CARES Act Provisions for Healthcare and Health IT

Three medical professionals wearing scrubs, face masks and caps.

We are witnessing our nation’s public health and healthcare system mobilizing in unprecedented ways to respond to the immediate threat of the coronavirus (COVID-19) pandemic. On March 27, Congress passed and President Donald Trump signed the third COVID-19 Emergency Supplemental package, the Coronavirus Aid, Relief, and Economic Security (CARES) Act, with over $2 trillion in appropriations across many facets of society.

What is the CARES Act?

The Coronavirus Aid, Relief, and Economic Security (CARES) Act is the third round of emergency funding passed by Congress and signed by President Trump since the outbreak of COVID-19 in March 2020. The stimulus package, totaling over $2.2 trillion, addresses topics such as healthcare delivery, state funding, small business and non-profit relief, and overall economic stimulus.

What are the major healthcare sections of the CARES Act?

HIMSS is still reviewing the legislation to make sure our members are fully aware of all the issues affecting them as individuals, healthcare organizations and businesses. So far, we have identified the following sections:

  • Public Health Infrastructure Modernization
  • Connected Care
  • Privacy, HIPAA, Changes to Mental Health Disclosure (42 CFR Part 2)
  • CDC Funding
  • Transforming facilities into hospitals/clinics
  • Security and Cybersecurity
  • Impact on States/Communities
  • Disaster relief funding for state, local, tribal, and territorial governments
  • Extension and Expansion of Community Mental Health Services Demonstration
  • Smart Communities o Social Determinants of Health (SDOH) Related Provisions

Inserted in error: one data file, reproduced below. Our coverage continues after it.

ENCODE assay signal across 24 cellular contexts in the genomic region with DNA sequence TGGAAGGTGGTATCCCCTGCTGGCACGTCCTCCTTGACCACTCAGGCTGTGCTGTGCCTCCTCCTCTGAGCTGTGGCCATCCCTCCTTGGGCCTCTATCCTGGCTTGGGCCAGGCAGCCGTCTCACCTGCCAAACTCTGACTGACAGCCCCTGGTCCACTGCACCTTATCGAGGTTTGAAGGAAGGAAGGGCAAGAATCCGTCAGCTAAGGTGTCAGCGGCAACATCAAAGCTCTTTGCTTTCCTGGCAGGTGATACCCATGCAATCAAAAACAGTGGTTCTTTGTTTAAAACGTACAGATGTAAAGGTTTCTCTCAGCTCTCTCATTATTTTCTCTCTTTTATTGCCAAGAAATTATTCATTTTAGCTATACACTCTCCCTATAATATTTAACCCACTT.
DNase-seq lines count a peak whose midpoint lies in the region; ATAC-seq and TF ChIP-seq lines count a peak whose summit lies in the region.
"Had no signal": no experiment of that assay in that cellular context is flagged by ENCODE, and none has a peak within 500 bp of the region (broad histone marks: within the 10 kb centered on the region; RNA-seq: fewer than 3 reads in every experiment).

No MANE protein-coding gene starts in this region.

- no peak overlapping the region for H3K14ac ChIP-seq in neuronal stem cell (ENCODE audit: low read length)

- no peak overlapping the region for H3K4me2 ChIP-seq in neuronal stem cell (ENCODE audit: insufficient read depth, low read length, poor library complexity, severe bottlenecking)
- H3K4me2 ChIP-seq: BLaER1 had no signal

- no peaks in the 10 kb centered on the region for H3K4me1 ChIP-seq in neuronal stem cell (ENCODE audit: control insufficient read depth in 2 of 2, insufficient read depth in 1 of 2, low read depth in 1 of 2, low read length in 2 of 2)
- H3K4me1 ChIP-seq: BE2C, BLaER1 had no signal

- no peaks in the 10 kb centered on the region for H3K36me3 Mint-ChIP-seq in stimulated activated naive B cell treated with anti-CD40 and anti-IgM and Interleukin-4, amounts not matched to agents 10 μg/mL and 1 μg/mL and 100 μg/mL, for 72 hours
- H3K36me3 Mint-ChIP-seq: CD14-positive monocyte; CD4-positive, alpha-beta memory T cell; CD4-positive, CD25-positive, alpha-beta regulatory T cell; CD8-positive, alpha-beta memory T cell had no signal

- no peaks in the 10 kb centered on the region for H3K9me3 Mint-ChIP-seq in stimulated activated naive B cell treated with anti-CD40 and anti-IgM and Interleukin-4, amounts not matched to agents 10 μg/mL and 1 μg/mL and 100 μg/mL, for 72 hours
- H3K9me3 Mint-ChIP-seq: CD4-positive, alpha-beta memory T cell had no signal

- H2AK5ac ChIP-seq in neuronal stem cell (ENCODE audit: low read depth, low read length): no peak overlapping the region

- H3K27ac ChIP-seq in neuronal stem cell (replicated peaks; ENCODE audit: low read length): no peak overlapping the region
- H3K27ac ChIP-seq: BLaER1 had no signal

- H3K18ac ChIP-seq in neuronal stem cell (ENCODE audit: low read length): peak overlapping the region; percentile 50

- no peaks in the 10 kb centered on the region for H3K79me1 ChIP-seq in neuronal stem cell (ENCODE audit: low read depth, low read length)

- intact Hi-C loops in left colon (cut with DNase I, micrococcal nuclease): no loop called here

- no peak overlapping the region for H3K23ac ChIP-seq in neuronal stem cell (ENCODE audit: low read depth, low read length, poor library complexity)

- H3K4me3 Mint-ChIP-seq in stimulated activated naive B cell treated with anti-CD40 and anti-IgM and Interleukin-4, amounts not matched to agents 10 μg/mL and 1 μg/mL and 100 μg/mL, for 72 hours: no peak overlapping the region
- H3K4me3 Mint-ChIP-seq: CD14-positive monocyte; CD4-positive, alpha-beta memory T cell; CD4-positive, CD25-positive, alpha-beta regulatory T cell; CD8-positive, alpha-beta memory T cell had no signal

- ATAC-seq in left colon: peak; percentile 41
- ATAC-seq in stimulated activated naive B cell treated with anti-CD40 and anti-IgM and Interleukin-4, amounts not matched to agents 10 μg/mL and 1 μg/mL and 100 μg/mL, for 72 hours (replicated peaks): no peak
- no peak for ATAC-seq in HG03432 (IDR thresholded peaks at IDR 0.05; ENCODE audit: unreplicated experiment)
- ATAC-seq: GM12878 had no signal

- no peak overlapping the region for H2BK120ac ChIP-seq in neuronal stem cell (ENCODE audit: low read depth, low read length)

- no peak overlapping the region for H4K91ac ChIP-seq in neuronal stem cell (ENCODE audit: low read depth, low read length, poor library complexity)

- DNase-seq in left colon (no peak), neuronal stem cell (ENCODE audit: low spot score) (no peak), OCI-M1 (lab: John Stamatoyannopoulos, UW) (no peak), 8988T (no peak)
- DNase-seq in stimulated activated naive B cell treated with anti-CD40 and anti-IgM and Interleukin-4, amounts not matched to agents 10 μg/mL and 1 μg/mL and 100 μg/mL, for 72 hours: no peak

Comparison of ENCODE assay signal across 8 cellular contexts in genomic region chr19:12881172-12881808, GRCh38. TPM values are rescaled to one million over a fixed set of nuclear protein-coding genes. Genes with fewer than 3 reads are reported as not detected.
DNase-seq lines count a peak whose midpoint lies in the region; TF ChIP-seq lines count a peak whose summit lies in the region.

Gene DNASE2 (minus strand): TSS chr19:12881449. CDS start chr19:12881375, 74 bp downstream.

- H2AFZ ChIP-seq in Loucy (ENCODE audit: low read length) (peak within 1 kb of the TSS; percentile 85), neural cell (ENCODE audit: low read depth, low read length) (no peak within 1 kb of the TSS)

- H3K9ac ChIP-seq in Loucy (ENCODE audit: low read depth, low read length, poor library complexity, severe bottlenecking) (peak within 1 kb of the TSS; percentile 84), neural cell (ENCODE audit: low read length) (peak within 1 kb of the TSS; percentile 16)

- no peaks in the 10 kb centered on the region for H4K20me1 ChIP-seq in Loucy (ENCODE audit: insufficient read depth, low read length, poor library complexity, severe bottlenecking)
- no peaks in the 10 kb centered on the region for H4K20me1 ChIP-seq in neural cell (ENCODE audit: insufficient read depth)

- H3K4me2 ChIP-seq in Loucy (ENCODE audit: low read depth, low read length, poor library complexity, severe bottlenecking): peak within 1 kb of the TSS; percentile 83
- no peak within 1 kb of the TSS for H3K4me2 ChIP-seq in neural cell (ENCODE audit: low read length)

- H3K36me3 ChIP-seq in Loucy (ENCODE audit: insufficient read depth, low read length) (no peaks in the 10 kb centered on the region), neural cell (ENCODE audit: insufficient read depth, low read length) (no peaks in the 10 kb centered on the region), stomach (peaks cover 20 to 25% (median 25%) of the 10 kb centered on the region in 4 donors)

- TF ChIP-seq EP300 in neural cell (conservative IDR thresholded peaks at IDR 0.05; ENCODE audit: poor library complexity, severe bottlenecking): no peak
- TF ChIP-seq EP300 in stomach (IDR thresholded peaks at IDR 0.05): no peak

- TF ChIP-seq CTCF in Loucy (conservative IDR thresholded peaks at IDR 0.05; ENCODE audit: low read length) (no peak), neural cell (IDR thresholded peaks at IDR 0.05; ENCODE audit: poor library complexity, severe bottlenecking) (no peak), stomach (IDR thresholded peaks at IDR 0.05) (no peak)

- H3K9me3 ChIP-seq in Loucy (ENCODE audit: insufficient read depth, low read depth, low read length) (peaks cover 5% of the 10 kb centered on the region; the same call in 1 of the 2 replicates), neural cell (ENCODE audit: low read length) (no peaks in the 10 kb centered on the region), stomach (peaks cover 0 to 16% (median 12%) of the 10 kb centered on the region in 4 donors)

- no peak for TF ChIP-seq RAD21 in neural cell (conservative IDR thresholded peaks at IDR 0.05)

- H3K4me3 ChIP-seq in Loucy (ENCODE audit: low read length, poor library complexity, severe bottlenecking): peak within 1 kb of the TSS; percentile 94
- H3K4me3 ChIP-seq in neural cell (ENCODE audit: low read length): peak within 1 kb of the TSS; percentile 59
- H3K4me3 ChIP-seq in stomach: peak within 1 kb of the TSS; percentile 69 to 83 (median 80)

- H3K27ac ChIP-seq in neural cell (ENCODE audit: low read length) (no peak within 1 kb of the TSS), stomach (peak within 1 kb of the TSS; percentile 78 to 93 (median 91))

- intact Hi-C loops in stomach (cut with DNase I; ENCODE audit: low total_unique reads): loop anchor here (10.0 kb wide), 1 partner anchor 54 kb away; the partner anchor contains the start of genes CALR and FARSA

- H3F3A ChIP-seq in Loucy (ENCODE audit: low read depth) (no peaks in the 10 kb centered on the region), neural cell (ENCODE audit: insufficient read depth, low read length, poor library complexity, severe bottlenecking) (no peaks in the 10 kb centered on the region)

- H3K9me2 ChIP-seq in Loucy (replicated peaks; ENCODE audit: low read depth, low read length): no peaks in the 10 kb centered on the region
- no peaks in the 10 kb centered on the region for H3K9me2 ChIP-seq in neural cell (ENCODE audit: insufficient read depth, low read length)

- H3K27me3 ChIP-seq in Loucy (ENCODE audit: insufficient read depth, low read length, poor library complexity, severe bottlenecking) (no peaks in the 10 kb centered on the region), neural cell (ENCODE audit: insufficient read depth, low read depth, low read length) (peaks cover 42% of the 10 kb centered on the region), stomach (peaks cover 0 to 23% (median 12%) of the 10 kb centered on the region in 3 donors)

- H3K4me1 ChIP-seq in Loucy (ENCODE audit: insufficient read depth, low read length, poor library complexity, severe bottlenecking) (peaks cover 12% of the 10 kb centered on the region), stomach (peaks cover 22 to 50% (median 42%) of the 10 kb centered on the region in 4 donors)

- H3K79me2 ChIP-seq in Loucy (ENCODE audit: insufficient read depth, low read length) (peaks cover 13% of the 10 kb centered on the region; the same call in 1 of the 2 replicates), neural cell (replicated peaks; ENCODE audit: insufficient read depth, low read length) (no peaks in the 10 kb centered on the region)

• Precision Medicine
  • Medicare/Medicaid Payment

How do I learn more or ask questions of HIMSS team members?

We will continue reviewing the new law this week. In the meantime, the following is a breakdown of many of the most critical areas of the law.

If you have questions, please send messages to policy@himss.org.

Sections of the CARES Act

Public Health Infrastructure Modernization

What it is: Funding for the Public Health Surveillance and Infrastructure Modernization

What happened: Data Campaign members requested funding of $950 million for the Data Modernization Initiative, to include $250 million for immediate use on COVID-19. Congress expected to fund 5 years for $500 million.

Funding amount: $500 million to the Centers for Disease Control and Prevention (CDC)

Timeline for funding: Must be expended by September 30, 2024

Analysis: HIMSS is proud to report that the $500 million commitment for public health data surveillance and infrastructure modernization efforts at the CDC, state, and local health departments. These funds will provide an essential and immediate injection of resources to build a public health surveillance system that provides automatic, enterprise, interoperable data exchange in real-time, enabling a coordinated and timely response across the health system.

HIMSS is partnering with the Association of Public Health Laboratories (APHL), Council of State and Territorial Epidemiologists (CSTE), National Association for Public Health Statistics and Information Systems (NAPHSIS), National Association of County and City Health Officials (NACCHO) and the Association of State and Territorial Health Officials (ASTHO) to support legislative efforts in the House and Senate to improve public health data systems – Data: Elemental to Health.

Connected Care

What it is: Multiple relevant provisions to expand access to telehealth and other connected health technology capabilities

What happened:

HRSA Grants: Sec. 3212 reauthorizes Health Resources and Services Administration (HRSA) grant programs that promote the use of telehealth for healthcare delivery, education, and health information services. Specifically, the bill authorizes $29 million annually through FY 2025. It adds substance use disorder to the health issues for which telehealth can be developed, used, and stipulates that at least 50% of the funds must be awarded for projects in rural areas.